How To Make a Panini

Enjoy This Italian-Inspired Sandwich for a Delicious Lunch or Dinner

Thanks to the whims of the 4th Earl of Sandwich, John Montagu, who wanted to continue playing cards with one hand and successfully enjoying sustenance with the other, the sandwich was popularized. From its humble beginnings as a couple slices of cured meat between crusty bread to today's myriad of choices, can you think of a week or even a day when you did not enjoy a sandwich?

Most sandwiches take very little effort and time for a great return on taste, but if you would like to go to a little bit of extra effort, try making a panini. Once you have experienced the blending of flavors, the melting cheese, and the warming goodness of this sandwich, your tastebuds will beg for more.

So now you are thinking... who wants to spend money on a panini press? Well, you can if you love gadgets, but you don't have to. If you have ever watched Alton Brown on the Food Channel, he has a great philosophy on never having “uni-taskers” in the kitchen. If you can't use it for at least two cooking processes, it probably is not worth the money you spend on it. By not spending money on a Panini press, splurge a little on the ingredients.

Equipment:

  • Non-stick griddle
  • Tin foil
  • Cast-iron skillet or a brick! If you are using a brick, clean thoroughly, then wrap securely in tin foil.
  • Spatula

Basic Ingredients:

  • Bread. A hearty, full-body, thick-sliced bread works the best. Do not use thin-sliced bread as it will collapse to wafer-thin. Savory breads will add additional flavor to the sandwich. These kinds of craft breads usually come as a whole loaf, then you can cut slices to desired thickness – 1/2” to 3/4” slices work great.
  • Sliced meat of choice. Pre-packaged, thin-sliced chicken, beef, turkey, and ham are easily available. For added flavor, salami, pastrami, and/or pepperoni will add a kick with whatever meat you choose.
  • Sliced cheese of choice. Cheeses that tend to melt easier – such as mozzarella, Havarti, Provolone, and Muenster – will help bind the sandwich as it is cooking.
  • Desired spreads, spices and herbs.
  • Butter. Butter, as opposed to margarine, will add a flavorful dimension and crisp up beautifully when cooked.

Assemble and Cook:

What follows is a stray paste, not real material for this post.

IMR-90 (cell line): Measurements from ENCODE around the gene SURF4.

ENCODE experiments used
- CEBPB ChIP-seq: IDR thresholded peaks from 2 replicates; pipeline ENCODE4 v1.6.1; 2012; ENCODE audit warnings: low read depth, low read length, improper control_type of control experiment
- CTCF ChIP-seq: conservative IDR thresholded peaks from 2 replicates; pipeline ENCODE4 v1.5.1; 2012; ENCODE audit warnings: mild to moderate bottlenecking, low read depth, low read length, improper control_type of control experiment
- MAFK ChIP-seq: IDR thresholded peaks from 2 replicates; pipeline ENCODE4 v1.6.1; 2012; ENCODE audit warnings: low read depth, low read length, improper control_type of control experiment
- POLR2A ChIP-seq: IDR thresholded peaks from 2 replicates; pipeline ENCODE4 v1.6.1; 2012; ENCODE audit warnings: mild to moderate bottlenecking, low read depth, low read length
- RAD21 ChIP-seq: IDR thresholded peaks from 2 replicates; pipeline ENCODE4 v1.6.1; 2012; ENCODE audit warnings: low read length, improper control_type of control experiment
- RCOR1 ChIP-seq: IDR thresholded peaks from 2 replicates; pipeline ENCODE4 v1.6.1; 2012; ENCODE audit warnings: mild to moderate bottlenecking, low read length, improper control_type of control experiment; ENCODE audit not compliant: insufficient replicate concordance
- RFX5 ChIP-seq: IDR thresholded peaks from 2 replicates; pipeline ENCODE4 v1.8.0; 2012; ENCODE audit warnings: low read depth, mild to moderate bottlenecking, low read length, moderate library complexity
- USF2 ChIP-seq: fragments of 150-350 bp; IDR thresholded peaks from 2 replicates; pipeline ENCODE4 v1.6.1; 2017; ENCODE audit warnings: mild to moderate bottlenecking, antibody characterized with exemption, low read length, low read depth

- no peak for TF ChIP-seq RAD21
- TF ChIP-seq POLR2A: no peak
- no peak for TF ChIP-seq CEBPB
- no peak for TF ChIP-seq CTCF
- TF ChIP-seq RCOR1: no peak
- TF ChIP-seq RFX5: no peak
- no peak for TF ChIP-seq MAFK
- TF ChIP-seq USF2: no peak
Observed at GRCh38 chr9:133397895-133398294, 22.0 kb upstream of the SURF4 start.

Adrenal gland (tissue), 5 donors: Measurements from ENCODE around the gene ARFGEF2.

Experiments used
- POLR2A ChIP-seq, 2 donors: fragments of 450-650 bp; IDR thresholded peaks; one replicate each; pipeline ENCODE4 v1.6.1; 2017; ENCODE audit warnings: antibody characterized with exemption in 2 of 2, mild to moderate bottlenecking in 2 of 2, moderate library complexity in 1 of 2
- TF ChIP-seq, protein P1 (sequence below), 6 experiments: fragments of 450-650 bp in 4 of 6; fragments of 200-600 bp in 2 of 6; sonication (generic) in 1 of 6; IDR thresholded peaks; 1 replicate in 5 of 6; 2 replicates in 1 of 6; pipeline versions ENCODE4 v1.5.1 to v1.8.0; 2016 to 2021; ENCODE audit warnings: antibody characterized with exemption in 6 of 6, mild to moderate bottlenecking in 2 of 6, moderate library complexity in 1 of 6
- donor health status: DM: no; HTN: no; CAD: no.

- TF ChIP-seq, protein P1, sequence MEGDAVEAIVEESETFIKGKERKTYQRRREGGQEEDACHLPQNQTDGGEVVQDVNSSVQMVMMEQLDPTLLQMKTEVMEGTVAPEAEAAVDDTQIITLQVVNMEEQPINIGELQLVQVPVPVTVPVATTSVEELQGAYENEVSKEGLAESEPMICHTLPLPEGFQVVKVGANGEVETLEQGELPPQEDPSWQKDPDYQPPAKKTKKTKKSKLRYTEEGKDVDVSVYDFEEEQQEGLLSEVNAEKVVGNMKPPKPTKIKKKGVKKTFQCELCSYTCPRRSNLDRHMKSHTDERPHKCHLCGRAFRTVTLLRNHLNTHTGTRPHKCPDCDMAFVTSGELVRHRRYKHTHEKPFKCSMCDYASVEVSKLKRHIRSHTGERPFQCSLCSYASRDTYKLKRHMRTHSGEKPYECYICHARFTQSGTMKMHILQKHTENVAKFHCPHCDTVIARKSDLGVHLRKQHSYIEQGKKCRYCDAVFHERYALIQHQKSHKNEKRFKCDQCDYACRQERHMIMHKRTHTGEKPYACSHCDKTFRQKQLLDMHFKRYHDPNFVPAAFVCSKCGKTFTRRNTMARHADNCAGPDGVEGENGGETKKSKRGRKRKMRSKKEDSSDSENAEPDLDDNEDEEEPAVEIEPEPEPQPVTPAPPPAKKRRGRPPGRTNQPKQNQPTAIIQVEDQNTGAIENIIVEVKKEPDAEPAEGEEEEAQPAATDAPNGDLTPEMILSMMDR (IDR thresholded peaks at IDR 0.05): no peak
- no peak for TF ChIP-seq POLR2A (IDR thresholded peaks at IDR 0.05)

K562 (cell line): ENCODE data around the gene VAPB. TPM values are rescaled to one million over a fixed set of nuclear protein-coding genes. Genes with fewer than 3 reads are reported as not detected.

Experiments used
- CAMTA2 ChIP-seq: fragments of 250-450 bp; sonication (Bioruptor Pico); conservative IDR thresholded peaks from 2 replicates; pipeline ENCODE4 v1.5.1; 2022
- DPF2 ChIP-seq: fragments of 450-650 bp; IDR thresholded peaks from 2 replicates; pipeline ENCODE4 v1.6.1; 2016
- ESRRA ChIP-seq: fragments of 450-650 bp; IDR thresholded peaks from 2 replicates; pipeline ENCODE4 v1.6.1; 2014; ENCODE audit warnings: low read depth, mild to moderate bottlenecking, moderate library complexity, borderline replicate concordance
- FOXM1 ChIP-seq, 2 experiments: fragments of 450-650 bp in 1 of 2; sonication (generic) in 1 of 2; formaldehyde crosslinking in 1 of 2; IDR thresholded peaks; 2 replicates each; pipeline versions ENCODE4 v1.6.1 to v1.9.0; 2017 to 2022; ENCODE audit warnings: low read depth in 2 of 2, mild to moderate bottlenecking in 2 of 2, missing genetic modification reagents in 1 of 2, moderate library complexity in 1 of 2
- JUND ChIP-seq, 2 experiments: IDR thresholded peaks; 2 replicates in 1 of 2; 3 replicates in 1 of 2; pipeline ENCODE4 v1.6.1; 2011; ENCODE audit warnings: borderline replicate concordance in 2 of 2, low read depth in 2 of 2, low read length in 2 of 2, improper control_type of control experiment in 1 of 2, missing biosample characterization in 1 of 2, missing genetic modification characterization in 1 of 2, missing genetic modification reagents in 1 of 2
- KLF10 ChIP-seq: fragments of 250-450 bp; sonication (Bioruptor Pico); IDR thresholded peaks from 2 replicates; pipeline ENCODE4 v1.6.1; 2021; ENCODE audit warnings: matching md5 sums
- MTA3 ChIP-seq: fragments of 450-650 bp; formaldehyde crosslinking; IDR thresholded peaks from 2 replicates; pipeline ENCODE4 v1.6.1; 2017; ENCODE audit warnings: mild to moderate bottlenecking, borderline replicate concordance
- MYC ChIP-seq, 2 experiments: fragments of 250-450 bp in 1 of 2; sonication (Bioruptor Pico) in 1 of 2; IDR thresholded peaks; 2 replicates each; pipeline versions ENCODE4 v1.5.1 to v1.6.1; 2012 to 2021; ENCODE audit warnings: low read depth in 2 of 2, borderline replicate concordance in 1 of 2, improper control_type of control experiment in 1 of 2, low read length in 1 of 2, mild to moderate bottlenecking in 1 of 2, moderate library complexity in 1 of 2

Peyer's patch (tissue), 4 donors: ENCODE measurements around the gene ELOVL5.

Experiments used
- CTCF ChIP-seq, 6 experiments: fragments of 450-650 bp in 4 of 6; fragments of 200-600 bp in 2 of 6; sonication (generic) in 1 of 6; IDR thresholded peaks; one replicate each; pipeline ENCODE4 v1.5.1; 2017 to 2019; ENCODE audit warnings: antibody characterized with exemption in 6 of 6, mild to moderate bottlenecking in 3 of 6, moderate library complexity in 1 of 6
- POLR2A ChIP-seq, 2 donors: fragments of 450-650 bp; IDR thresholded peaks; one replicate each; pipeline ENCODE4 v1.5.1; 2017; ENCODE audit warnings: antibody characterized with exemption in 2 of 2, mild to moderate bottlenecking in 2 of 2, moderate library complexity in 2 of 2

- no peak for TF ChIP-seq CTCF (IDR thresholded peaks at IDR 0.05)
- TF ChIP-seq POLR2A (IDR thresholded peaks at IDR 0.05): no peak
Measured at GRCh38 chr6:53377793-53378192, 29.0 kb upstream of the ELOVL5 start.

1. Butter one side of one slice of bread, and place on griddle.
  2. Build your sandwich by starting with a thin layer of spread, then a layer of cheese. Sprinkle any desired spices and/or herbs, layer three or four pieces of sliced meat, and add another layer of cheese.
  3. If desired, add a thin layer of spread on second piece of bread, then place on top of sandwich.
  4. Butter outside of sandwich.
  5. If you are using a cast-iron skillet, place a piece of tin foil, which is larger than the sandwich, on top of your constructed sandwich. Place skillet on top of foil. If you are using a tin foil-wrapped brick, place that on top of the sandwich. Press slightly to start to flatten the sandwich.
  6. Turn on burner to medium and grill first side of sandwich. Keep close watch on the sandwich so it does not burn – usually will only take a few minutes.
  7. When ready to turn, remove skillet or brick and carefully flip sandwich so nothing falls out.
  8. Replace skillet or brick and press slightly.
  9. Grill second side to desired doneness.
  10. As the sandwich is grilling, the bread will flatten slightly and the cheese will melt, helping the sandwich to hold together.

Voila – you have made a panini!

So now you are wondering about the grilling lines that are so commonly seen on paninis. If that is what you are looking for, pull out your outdoor grill and have some fun. There are a few things to remember though when making a panini on a grill:

  • The firmer the bread, the better it will hold up. Remember you won't be using the griddle and you really don't want the sandwich to ooze down through the grate.
  • Forget the skillet or brick. With a piece of tin-foil and the pressure of your own hands, press the sandwich down carefully, but not too hard.
  • When flipping the sandwich, two spatulas might work better than one. Place one on top of the sandwich, slide the second one under the sandwich, then flip, holding the sandwich firmly between the spatulas.
  • You like cross-hatch marks on your sandwich? Halfway through grilling each side, gently lift and turn sandwich 45 degrees and continuing grilling.

Serve your panini with various dipping sauces and spreads for an added dimension to the sandwich.

Paninis are easy to make, delicious, and a fun spin on the traditional sandwich. So enjoy, experiment, and report back your favorite combinations and successes.

 

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